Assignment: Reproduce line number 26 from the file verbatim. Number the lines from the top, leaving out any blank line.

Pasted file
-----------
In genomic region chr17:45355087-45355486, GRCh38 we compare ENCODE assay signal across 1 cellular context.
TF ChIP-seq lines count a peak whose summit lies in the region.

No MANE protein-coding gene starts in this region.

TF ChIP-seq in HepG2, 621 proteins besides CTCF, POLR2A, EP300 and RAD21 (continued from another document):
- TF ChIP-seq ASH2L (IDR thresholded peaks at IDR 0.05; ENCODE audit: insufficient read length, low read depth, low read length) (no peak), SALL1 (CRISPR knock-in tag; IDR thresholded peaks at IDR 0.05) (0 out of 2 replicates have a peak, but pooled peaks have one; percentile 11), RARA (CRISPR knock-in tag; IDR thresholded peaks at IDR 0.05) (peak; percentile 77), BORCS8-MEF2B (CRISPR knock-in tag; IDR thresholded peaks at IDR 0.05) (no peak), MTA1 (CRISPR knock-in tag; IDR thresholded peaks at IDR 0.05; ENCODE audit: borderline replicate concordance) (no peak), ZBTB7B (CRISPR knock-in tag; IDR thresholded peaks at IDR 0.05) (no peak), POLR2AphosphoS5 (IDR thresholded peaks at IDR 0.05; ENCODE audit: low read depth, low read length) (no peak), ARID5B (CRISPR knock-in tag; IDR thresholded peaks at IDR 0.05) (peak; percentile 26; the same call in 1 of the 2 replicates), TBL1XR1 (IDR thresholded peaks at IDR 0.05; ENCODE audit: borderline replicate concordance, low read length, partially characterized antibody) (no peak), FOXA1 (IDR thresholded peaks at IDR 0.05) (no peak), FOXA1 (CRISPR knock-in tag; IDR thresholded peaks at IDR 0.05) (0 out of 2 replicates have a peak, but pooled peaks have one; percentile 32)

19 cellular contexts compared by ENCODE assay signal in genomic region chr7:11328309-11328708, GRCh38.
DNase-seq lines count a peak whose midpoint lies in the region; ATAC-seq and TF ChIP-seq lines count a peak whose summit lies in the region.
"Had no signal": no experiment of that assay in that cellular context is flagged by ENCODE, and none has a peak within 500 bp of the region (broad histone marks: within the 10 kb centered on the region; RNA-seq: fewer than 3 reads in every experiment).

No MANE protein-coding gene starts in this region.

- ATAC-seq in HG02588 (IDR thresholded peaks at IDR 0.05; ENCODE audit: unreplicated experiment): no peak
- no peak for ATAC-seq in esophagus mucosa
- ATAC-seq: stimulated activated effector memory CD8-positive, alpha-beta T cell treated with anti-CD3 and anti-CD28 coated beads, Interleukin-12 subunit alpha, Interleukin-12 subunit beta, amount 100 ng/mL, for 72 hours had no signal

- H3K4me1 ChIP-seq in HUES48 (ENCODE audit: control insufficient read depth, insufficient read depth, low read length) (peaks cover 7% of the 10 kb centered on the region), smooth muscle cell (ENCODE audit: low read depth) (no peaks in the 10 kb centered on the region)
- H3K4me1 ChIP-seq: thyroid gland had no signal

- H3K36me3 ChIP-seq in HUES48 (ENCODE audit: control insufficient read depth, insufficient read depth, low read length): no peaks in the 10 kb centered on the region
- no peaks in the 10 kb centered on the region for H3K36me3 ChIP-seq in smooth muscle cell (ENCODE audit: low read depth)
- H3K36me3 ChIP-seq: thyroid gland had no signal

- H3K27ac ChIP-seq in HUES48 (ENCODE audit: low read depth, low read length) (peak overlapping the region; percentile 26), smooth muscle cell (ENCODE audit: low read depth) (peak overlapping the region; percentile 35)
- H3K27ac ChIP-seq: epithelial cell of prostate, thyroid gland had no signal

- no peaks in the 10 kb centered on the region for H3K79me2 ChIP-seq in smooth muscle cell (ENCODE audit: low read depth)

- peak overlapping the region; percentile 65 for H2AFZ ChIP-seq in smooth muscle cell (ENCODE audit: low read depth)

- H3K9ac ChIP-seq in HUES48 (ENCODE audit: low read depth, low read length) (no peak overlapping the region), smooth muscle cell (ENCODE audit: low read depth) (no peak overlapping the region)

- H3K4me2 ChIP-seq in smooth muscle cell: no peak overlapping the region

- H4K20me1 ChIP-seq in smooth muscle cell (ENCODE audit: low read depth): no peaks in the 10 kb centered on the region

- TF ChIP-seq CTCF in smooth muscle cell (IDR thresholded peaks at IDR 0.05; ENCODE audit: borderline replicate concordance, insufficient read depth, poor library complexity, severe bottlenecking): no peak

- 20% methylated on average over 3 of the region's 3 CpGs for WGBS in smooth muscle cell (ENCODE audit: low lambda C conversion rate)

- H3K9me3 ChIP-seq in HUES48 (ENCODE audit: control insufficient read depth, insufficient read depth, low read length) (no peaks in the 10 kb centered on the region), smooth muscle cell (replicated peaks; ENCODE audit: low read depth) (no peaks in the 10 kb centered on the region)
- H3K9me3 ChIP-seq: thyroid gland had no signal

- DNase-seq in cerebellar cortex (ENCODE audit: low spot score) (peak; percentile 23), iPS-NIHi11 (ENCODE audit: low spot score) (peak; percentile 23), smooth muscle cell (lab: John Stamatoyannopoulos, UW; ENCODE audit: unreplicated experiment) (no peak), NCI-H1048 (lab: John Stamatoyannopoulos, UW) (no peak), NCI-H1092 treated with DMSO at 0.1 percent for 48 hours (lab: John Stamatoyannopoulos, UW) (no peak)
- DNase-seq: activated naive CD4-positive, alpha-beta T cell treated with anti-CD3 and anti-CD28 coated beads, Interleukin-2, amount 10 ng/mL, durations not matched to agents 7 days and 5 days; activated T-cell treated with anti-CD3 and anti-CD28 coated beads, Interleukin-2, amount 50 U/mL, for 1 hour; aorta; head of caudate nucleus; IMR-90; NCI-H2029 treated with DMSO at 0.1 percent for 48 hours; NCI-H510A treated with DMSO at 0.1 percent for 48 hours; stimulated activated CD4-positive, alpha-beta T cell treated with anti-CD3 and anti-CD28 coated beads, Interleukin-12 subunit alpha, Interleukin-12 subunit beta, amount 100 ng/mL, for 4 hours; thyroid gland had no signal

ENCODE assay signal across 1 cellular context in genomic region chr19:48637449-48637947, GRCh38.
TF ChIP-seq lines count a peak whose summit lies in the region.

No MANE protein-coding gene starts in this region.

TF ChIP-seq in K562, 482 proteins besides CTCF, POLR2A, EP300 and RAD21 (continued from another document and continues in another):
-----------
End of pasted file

- 20% methylated on average over 3 of the region's 3 CpGs for WGBS in smooth muscle cell (ENCODE audit: low lambda C conversion rate)